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Be mindful of what you agree to by email; it might form a binding contract


Can an email be a binding contract

In the modern world email is often the main form of communication between businesses, including negotiations in regard to the terms and conditions of contracts. 

A number of Australian Courts have considered the issue of formation of a contract by email and it is settled law that emails can give rise to a binding contract.

Unfortunately, however, the often informal nature of email correspondence can result in parties somewhat blindly entering into a binding arrangement when they had otherwise considered that a contract was yet to be finalised.

Of particular interest are recent cases in which Australian Courts have held that email negotiations in regard to contracts which were “subject to” the performance of some further obligation contained sufficient detail to define the terms of the agreement and in themselves formed a binding contract.

A case study

In Stellard Pty Ltd & Anor v North Queensland Fuel Pty Ltd [2015] QSC 119 the owner of a service station entered into negotiations with a purchaser in regard to its sale. In due course the parties reached agreement in regard to the price, deposit, settlement date and other relevant terms and a draft contract was prepared and sent to the purchaser by email.

The purchaser then emailed the vendor with an offer to purchase the service station, with that offer expressed to be “subject to contract and due diligence”. The email also stated that the purchaser needed “acceptance of our offer immediately”.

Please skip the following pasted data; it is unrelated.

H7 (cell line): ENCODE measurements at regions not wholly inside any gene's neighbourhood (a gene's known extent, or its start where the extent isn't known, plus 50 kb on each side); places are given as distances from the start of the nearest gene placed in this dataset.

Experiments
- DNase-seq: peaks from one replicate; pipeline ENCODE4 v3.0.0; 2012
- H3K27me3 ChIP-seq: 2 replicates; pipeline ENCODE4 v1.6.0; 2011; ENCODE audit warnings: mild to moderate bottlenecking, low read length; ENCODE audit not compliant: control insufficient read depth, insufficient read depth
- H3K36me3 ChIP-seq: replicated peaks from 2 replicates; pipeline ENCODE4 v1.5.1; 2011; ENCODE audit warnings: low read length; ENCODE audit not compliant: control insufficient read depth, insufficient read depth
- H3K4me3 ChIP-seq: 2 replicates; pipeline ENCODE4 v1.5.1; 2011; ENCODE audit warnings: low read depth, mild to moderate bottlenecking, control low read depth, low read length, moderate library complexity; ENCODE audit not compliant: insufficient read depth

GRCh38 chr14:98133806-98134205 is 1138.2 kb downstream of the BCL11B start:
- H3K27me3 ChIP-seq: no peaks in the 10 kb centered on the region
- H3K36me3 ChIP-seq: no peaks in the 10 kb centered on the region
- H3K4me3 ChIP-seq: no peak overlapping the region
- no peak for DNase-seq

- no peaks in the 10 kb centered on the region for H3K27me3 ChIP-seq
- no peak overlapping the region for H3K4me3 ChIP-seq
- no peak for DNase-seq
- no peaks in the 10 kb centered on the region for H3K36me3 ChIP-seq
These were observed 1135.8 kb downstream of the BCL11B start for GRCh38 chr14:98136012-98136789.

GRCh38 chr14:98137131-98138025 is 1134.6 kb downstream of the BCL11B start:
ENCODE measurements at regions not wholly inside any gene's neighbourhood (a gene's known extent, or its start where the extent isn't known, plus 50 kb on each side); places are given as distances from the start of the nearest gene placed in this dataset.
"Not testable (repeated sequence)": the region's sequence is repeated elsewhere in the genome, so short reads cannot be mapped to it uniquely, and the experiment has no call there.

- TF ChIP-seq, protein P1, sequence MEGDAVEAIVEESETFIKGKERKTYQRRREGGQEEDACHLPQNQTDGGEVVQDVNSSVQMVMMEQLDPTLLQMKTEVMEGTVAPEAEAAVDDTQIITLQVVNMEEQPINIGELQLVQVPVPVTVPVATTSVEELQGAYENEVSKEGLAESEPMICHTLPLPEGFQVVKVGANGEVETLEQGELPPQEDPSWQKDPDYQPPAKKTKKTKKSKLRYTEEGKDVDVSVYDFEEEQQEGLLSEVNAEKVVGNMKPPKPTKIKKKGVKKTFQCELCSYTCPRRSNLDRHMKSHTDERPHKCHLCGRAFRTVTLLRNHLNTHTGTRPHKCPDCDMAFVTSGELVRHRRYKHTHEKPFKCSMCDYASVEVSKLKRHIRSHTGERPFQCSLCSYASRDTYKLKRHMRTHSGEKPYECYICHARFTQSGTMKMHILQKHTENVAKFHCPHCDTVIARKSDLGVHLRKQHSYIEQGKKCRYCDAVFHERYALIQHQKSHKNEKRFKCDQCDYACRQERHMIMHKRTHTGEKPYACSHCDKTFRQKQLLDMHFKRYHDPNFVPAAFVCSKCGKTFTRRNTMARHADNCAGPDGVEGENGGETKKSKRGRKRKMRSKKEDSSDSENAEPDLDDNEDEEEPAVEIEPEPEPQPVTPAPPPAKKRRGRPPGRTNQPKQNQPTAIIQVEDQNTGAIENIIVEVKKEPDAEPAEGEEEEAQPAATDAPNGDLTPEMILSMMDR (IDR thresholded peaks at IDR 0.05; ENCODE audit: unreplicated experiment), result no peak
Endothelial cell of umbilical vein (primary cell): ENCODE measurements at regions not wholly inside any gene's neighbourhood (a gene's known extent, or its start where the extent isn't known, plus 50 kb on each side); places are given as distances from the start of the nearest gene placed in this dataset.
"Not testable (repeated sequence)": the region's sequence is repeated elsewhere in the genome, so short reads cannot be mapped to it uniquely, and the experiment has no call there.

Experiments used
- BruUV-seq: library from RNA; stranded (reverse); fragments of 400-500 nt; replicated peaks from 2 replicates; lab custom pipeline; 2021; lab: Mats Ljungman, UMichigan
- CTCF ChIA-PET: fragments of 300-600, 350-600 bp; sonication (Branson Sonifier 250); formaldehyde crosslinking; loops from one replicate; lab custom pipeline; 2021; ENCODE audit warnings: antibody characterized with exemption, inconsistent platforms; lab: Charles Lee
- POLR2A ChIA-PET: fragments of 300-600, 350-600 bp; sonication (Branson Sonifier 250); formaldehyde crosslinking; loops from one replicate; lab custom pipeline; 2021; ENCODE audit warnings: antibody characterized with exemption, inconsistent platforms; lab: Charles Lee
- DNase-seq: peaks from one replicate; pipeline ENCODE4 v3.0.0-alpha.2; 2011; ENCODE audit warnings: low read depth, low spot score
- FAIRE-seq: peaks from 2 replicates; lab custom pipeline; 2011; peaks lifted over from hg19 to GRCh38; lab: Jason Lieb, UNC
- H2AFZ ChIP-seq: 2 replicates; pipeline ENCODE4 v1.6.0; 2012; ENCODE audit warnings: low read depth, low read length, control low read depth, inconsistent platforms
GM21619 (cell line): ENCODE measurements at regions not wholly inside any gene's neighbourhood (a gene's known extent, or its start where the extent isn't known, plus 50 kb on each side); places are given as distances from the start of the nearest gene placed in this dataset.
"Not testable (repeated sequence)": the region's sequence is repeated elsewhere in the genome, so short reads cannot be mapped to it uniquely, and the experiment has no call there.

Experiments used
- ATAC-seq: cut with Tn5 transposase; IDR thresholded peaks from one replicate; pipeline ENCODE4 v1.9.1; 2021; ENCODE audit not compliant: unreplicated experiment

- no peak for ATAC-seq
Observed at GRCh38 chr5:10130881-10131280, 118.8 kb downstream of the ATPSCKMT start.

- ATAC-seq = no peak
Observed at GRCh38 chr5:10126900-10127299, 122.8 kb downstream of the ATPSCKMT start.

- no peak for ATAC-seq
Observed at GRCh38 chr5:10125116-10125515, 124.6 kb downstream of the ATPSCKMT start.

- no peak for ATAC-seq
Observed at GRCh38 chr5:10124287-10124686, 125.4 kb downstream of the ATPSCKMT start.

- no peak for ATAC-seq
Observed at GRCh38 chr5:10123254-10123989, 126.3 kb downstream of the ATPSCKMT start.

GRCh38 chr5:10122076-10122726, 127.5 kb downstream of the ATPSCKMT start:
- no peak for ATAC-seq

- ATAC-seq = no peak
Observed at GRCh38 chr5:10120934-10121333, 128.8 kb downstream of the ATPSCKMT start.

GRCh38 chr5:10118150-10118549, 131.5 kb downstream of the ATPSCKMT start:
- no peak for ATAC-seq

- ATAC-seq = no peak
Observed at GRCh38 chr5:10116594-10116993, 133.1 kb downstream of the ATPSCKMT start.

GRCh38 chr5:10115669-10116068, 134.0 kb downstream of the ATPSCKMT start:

The vendor accepted the offer by return email shortly afterwards, with that acceptance expressed to be subject to “execution of the contract provided”.

As it turned out the contract was not in fact executed and the purchaser subsequently requested further amendments to its terms and conditions.

"... the Court found that a binding and enforceable contract for the sale of the service station had been formed."

 

In the meantime the vendor had identified an alternate purchaser who was willing to pay a higher price and took the position that a binding contract between it and the purchaser did not exist.

 

What the Court determined?

After considering the issue the Queensland Supreme Court held that despite the “subject to” statements made by both the vendor and purchaser, the emails between the parties contained sufficient detail to define the terms of the contract and evidenced an intention to be immediately bound by the initial offer, with a contract to be formally recorded later.

As such, the Court found that a binding and enforceable contract for the sale of the service station had been formed.

It can be seen from this and similar decisions that it is critical to give consideration to the content of any email that you may plan to send to ensure that it accurately represents your intentions and does not bind you or your business to an agreement unless you are certain that you wish for it to do so.

Please note, this Blog is posted in Adelaide, South Australia by Andersons Solicitors. It relates to Australian Federal legislation. Andersons Solicitors is a medium sized law firm servicing metropolitan Adelaide and regional South Australia across all areas of law for individuals and businesses.